Michael Gove is now in charge of one of the government’s biggest short-term problems: what to do about its proposed planning reform, which are facing huge opposition from Tory backbenchers, as well as levelling up, the government’s long-term aim.
I write in the Times today that those MPs who have discussed planning with Gove in recent weeks have been struck by his emphasis on the fact that only 15 per cent of the house-price inflation of the last two decades comes from a lack of supply. This suggests Gove thinks that tweaking rules on credit and buy-to-let is as important, if not more so, than using more land for development. Remember that there were more second homes bought in the decade after the financial crisis than there were new homes built.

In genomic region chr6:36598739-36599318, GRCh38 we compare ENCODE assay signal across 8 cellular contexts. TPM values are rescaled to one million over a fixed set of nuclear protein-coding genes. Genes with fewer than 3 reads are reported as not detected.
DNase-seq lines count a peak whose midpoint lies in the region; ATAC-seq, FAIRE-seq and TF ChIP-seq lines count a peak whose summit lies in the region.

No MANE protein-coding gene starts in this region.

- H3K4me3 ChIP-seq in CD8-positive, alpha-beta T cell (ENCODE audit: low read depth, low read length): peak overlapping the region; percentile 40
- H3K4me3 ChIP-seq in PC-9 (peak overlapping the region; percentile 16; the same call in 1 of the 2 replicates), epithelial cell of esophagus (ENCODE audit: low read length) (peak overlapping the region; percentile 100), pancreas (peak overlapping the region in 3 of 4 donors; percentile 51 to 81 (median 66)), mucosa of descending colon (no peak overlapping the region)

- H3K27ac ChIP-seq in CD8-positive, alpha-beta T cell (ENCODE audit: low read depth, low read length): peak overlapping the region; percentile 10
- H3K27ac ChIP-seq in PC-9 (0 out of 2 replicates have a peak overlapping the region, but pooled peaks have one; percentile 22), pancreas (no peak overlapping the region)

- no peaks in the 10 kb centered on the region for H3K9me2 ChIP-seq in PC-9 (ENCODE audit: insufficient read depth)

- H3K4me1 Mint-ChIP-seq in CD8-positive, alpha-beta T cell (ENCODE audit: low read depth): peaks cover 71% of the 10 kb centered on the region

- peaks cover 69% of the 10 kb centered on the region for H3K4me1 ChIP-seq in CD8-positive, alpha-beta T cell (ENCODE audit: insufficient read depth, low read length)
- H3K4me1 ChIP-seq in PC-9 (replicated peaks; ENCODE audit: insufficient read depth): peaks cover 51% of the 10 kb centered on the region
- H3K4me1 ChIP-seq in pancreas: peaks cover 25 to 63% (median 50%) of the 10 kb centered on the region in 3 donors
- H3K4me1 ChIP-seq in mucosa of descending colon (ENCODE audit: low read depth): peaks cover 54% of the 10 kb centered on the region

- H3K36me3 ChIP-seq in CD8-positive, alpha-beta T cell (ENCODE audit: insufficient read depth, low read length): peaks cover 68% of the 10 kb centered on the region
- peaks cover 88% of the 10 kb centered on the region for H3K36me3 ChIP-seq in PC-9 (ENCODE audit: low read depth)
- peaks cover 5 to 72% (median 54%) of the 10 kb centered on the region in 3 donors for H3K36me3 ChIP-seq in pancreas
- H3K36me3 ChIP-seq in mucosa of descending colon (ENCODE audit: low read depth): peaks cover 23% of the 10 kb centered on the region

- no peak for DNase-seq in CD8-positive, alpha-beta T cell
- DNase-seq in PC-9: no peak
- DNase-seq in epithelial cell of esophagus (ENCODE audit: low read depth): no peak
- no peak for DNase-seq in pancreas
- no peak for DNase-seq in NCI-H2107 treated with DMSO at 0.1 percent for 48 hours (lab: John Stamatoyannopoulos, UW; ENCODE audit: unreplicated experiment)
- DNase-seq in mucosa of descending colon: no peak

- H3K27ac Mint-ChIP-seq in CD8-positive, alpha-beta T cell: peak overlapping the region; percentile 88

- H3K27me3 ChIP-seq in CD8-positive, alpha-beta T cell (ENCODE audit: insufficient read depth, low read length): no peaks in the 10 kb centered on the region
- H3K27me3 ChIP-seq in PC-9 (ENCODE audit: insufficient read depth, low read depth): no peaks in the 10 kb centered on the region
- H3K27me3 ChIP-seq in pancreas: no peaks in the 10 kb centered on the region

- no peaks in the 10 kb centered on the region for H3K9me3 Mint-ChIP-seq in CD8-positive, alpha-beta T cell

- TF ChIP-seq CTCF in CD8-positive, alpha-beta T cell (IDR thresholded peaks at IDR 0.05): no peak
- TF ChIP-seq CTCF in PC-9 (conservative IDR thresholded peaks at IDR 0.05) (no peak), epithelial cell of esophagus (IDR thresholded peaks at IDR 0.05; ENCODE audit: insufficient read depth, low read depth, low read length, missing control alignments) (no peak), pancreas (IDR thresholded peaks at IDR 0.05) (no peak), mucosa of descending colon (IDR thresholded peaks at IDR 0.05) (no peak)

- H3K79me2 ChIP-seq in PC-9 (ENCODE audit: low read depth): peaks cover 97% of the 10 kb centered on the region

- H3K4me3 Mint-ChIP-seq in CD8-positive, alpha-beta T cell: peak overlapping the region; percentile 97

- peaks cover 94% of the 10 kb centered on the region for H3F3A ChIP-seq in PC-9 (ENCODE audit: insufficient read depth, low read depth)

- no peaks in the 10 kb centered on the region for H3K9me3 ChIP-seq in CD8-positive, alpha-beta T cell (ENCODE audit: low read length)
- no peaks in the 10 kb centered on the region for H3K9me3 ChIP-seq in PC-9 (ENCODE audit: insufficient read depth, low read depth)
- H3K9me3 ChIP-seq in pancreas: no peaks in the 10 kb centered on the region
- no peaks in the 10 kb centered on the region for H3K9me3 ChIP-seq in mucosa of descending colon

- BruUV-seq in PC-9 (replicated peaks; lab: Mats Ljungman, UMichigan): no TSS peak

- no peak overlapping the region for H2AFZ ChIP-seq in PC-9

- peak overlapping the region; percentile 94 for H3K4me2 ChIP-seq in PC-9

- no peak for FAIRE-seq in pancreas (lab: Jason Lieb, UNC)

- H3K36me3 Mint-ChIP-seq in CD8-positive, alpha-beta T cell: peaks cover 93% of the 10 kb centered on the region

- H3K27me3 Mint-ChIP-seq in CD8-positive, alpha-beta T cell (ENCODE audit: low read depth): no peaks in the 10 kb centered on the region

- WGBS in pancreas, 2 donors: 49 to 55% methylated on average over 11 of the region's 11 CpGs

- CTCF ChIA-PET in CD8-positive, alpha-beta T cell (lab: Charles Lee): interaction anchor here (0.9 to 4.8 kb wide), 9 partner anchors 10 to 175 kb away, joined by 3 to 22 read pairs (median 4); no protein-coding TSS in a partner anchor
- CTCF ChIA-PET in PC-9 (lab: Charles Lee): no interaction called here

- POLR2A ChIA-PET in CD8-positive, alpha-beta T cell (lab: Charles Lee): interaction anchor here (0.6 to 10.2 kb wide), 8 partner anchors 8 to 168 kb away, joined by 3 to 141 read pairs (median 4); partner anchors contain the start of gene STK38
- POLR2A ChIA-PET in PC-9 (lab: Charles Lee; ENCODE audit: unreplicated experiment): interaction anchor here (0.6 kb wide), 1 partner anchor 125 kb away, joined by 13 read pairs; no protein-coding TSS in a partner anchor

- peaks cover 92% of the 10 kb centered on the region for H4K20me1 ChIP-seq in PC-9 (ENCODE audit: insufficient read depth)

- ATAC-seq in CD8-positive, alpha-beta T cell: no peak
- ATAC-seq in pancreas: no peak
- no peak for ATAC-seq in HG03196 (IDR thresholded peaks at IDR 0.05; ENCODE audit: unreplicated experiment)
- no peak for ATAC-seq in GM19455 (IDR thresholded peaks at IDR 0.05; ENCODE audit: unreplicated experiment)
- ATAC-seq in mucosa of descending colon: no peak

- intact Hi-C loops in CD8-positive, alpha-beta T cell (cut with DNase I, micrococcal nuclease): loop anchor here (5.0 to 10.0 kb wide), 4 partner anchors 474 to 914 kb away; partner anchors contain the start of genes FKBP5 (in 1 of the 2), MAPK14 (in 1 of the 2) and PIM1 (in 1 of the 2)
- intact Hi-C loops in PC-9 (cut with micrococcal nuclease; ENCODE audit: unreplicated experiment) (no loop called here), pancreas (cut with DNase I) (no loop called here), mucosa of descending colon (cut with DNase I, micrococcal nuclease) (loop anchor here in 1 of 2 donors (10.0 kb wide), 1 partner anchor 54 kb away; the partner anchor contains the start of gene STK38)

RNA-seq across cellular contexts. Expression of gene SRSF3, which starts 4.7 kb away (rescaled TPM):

Then, there is the whole question of levelling up. Many in government regard the policy broadly as a plus. One tells me: ‘The wider you go, the more you can offer something for everyone.’ One cabinet minister insists it is ‘not a problem that it is ambiguous’. Boris Johnson is of this view too. He’d like it to include public services, crime and the gap in life expectancy between rich and poor areas. These may all be important issues but the sheer breadth of the policy means that ‘levelling up’ is becoming a label, like ‘build back better’, that ministers attach to everything rather than an actual, actionable agenda.
The challenge for Gove is to change this. The first test will come with the levelling up White Paper and the spending review which both come out at the end of next month. He needs to make levelling up much more focused on boosting economic growth in the regions and devolving power downwards.